“I think we need to move away from nationalistic models. We are a global society” – with these words, UCL’s David Taylor set the tone for today’s panel discussion “Health & Health Care in India: National Opportunities, Global Impacts”. Hosted by EFPIA , the panel brought together different stakeholders to discuss the challenges – and possible paths forward – for India’s healthcare sector. Taylor, Professor of Practice & Policy at University College London’s School of Pharmacy and Faculty of Life Sciences, was joined by Petra Keil, Head of Global Public Policy Novartis, and MSF’s Helle Aagaard, EU Policy and Advocacy Advisor in a panel discussion, followed by an open Q&A session.

There has been progress in improving life expectancy and reducing child mortality , but the challenges in improving healthcare in India have deep cultural and social roots.  It is in this context that current debates about IP and access should be understood. summarizing his views, Professor Taylor suggested that the right to life was fundamental, but it was not in opposition to the exercise of intellectual property rights.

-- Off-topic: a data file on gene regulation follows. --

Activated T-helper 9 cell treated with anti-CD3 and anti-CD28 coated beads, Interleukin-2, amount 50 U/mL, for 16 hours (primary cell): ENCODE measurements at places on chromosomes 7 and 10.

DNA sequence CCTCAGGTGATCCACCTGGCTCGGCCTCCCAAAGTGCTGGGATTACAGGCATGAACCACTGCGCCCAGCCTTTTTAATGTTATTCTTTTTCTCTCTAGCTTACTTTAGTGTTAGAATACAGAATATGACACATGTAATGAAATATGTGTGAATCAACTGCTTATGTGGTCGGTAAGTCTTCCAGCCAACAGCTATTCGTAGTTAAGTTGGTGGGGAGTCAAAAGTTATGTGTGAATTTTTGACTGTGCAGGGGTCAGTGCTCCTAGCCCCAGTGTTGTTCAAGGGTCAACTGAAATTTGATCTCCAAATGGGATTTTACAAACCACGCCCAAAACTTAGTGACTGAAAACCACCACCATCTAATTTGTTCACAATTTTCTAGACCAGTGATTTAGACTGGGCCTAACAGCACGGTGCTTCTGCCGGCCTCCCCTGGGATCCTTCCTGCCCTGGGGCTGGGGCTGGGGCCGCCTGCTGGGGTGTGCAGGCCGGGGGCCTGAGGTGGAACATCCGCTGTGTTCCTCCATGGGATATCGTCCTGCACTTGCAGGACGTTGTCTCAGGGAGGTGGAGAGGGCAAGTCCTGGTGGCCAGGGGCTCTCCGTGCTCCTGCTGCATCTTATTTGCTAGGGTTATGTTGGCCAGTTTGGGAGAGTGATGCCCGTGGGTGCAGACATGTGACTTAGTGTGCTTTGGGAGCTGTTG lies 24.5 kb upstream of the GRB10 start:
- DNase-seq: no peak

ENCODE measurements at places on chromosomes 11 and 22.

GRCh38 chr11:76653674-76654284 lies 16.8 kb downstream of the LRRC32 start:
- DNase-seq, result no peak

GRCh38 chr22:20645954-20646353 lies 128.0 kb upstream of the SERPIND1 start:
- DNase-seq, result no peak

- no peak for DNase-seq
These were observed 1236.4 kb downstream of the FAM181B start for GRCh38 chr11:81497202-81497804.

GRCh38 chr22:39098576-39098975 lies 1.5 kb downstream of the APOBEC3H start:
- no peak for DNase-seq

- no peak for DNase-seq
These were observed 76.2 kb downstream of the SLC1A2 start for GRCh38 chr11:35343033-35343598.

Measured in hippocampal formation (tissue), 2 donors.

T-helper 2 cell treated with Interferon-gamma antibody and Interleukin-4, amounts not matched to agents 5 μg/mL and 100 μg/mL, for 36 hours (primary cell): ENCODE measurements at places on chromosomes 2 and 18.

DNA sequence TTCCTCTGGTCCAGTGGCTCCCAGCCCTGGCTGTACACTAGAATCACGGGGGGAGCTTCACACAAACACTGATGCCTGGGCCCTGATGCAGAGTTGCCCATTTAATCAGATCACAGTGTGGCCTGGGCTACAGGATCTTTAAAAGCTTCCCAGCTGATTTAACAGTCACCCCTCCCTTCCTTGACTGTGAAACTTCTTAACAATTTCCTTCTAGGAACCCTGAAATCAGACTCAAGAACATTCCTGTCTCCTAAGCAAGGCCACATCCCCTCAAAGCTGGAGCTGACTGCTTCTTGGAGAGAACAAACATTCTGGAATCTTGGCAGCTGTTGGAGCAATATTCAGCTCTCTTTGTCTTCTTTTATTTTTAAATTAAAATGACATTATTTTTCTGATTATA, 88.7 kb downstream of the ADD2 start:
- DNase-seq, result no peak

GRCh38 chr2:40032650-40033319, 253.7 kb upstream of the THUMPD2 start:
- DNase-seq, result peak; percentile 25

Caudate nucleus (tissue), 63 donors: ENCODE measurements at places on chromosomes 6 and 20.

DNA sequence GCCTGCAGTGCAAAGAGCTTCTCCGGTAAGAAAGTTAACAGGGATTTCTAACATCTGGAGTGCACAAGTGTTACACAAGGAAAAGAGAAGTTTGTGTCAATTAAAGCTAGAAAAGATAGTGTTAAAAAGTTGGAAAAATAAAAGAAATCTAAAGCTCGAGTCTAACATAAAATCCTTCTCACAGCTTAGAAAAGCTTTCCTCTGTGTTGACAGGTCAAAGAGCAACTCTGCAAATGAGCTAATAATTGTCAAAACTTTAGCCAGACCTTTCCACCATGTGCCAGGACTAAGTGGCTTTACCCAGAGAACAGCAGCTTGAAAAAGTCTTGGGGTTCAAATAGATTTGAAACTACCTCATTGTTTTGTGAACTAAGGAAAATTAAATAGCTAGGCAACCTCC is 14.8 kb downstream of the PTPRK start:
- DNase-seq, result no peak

Following Taylor, Keil also stressed the complexities of the issue and likewise pointed to the need to protect incentives for innovation, while simultaneously ensuring accessibility of medicines.  Keil’s emphasis was on the practical realities of delivering healthcare in resource-poor environments. “The problems are too complex for any one individual to solve…” she agreed. Keil also stressed the importance of contextualizing global health solutions, whether in India or elsewhere, as she noted “We need to capacity build and to provide tailor-made solutions.” Pointing to the long history of MSF in addressing global health issues, Aagaard agreed that “healthcare reform is a long process that requires experimentation and innovation based on the experiences in one’s own country. MSF believe that there are fundamental flaws in the R&D  and pricing model that need to be resolved if we are to create  a sustainable solution to access. 

Despite differing opinions on topics such as pricing models, the three panelists were in agreement that collaboration – and open discussion like the one held today – are the only way forward to enhance healthcare. Taylor stressed a “future-oriented” approach, and his words left no doubt that improving healthcare solutions in countries like India are global health goals that require globally minded solutions: “Can we all get through to that safe place, where we all live long and prosper? That's the challenge for us now as a global society.” 

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